Ukrainian Beetroot Mamushka Olia Hercules Recipe Prunes

I have since done a little research into the culture of Ukraine (this blog gives some excellent insights) and I look forward to trying more recipes from this lovely book. Now, just to decide what clever “beet” pun to use for the title of this post…

Ukrainian Beetroot Mamushka Olia Hercules Recipe Beet

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How to Reach North Africa via the Local Farmers Market

What do you get when you cross soggy socks with worn-out sneakers? Wet feet, of course, so be sure to wear your boots to the market in winter because it can get squelchy underfoot.

Pumpkin Soup North Africa Moroccan Preserved Lemons

Now that we live in a small country town, experiencing its rhythms and quirks, local farmers markets have taken on more significance. I am beginning to appreciate fresh food in new ways, and it may sound crazy but I particularly love choosing produce based on its natural beauty. As a result our fridge often bulges with pink carrots, purple chard and curly kale. Last week, I heaved home a huge, gnarly pumpkin without a thought for how I would prepare it.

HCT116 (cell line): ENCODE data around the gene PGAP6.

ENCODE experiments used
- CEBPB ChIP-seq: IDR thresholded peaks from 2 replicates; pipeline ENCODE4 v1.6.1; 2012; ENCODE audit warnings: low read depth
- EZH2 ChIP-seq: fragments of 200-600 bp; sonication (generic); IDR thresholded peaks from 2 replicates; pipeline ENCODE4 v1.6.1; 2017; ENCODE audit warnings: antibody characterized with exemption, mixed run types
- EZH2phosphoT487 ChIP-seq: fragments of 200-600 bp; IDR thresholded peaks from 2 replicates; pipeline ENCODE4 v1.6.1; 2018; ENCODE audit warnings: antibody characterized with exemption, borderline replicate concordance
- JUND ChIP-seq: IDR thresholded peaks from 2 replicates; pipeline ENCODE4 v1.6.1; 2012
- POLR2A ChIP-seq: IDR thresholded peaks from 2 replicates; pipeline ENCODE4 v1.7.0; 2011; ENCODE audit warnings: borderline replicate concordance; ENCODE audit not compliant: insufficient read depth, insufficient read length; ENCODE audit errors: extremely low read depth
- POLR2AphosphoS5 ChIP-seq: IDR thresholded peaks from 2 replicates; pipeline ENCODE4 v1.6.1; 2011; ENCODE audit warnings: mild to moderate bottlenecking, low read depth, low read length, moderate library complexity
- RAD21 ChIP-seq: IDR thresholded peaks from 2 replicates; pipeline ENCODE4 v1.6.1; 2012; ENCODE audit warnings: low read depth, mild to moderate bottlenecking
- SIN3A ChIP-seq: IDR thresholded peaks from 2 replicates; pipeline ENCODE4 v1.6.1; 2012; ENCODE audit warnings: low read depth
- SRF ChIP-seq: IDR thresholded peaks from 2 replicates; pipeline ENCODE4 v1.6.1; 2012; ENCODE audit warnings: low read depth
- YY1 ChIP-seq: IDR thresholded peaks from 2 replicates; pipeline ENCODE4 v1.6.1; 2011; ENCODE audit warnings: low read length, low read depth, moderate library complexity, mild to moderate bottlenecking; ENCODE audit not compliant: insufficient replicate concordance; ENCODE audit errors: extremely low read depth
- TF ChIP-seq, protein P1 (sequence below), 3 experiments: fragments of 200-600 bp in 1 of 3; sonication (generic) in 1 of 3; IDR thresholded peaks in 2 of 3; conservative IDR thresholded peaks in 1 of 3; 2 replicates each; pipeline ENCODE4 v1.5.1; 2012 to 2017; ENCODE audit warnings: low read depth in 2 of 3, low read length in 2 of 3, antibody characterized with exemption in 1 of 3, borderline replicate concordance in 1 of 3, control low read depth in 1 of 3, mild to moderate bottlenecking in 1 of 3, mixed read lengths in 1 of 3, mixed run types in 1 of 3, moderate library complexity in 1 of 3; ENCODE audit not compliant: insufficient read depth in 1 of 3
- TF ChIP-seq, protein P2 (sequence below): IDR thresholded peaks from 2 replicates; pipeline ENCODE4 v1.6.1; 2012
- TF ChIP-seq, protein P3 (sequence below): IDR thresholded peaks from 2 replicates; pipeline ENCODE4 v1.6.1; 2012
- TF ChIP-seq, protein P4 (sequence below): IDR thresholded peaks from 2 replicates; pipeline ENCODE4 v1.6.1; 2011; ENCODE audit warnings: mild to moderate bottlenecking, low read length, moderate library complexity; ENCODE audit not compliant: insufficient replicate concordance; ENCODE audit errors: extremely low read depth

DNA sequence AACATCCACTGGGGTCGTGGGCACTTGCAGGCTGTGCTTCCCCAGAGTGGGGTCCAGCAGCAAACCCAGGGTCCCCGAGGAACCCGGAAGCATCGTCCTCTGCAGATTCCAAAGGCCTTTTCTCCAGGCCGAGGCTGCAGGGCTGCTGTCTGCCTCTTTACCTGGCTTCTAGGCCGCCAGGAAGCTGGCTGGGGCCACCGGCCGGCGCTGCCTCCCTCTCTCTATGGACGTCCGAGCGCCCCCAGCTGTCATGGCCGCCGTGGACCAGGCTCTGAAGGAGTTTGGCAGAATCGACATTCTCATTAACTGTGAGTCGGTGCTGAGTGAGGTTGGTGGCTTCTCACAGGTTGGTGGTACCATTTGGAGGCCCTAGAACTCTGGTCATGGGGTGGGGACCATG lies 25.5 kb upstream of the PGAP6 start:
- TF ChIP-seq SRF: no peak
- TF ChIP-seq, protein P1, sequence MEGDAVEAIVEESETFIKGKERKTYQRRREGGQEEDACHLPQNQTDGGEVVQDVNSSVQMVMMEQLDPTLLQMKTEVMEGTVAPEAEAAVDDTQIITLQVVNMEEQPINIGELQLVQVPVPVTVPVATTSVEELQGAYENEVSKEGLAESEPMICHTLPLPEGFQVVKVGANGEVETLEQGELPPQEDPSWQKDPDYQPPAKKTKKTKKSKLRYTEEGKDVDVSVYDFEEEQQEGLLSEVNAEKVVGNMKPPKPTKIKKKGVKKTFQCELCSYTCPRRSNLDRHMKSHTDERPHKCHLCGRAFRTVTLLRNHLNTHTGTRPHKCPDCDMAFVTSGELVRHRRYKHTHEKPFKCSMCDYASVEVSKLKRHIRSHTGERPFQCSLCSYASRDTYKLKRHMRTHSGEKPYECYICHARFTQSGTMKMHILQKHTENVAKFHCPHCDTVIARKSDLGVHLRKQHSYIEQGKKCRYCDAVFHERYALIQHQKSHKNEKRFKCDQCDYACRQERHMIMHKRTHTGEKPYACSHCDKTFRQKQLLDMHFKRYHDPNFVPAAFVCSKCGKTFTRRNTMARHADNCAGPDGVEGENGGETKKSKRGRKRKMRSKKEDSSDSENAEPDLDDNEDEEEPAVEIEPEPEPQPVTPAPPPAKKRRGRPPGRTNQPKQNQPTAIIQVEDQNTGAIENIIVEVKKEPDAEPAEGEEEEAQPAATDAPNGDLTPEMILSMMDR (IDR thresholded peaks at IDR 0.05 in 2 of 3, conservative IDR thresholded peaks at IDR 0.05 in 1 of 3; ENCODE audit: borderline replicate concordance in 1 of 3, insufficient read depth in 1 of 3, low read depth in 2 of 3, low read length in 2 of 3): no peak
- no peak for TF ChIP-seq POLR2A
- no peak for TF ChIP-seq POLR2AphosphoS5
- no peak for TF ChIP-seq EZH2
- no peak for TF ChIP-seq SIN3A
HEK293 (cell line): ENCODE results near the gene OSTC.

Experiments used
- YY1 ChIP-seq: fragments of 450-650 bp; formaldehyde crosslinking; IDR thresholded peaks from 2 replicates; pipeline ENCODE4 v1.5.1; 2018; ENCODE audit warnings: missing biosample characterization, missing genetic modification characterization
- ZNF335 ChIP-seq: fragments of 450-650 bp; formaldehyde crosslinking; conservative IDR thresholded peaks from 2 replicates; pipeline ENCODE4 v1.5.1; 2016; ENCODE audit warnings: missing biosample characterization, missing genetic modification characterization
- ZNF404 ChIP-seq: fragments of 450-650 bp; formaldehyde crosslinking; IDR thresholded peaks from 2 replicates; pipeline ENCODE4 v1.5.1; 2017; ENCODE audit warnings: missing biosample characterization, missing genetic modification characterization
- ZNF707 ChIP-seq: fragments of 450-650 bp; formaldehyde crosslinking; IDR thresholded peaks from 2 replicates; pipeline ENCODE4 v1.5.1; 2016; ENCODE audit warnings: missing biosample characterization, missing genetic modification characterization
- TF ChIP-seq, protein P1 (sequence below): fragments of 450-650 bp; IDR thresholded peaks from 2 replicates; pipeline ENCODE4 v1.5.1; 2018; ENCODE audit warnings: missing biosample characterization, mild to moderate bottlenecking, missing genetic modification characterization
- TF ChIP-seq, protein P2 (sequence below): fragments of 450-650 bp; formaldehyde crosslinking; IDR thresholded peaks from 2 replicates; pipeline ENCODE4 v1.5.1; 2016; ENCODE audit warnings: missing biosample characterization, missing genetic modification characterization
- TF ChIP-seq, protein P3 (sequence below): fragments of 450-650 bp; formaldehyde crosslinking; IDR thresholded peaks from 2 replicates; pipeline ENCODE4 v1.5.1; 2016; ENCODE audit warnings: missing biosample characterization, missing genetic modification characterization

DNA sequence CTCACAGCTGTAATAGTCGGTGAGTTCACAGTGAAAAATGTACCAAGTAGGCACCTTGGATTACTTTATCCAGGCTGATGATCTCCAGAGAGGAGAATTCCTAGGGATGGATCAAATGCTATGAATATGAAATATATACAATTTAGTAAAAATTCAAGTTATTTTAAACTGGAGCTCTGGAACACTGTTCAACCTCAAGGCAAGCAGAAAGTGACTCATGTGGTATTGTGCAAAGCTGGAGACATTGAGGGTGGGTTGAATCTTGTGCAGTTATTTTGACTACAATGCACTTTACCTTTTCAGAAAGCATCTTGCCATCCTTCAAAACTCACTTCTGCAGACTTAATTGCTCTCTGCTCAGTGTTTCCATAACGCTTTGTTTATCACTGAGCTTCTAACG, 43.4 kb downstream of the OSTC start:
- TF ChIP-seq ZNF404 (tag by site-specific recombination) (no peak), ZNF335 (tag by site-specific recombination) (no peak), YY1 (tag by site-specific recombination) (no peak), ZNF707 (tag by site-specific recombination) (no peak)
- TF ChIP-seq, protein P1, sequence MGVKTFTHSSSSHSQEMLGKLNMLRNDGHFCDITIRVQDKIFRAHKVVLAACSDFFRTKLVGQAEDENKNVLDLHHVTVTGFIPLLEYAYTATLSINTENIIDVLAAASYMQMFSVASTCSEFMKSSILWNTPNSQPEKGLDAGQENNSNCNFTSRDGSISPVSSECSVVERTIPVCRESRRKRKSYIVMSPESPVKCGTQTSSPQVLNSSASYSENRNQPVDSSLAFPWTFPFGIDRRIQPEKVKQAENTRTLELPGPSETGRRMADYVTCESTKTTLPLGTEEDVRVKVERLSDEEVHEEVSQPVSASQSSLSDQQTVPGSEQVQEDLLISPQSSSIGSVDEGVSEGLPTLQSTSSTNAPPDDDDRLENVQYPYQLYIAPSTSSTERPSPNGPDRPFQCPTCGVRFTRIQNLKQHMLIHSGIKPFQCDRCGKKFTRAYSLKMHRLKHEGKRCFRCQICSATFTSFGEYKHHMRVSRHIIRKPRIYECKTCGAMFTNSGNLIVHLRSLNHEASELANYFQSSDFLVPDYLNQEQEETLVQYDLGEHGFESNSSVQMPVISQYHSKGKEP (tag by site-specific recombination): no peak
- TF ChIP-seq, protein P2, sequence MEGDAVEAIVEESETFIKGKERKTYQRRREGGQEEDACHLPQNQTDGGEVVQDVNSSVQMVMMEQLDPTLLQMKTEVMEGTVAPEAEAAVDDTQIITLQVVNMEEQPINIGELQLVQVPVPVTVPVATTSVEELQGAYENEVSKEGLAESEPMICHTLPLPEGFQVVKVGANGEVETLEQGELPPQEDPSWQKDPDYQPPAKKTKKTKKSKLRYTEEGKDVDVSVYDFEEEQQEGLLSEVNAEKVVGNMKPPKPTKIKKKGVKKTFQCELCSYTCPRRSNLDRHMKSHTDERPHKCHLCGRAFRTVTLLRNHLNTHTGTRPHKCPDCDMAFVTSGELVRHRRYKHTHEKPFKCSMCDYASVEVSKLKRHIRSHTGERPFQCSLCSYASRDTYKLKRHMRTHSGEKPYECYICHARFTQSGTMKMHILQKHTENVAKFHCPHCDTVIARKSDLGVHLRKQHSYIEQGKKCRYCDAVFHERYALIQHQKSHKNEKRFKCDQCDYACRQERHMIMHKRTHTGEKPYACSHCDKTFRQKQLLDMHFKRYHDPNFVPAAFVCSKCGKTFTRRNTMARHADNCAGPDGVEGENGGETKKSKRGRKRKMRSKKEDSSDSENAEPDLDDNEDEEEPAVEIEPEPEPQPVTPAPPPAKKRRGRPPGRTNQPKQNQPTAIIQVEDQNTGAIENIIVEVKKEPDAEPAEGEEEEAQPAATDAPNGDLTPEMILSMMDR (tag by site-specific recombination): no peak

Pumpkin Soup Recipe North African Tunisia Harissa Spicy Ingredients

Sadly, I discovered another answer to the question I posed above by simply roasting pieces of it in olive oil. (If you crossed soggy socks with worn-out sneakers, you’d get a fair approximation of the flavour of the pumpkin). I needed to come up with a new plan to turn this hefty vegetable into a flavoursome meal.

So I made a North African- inspired pumpkin soup that packs a spicy punch and really gave this coarse ol’ pumpkin a new lease of life. While it was simmering, I did some reading about harissa, the spicy condiment that really makes a difference to this recipe.

Pumpkin Soup Winter Morocco Tunisia North Africa Recipe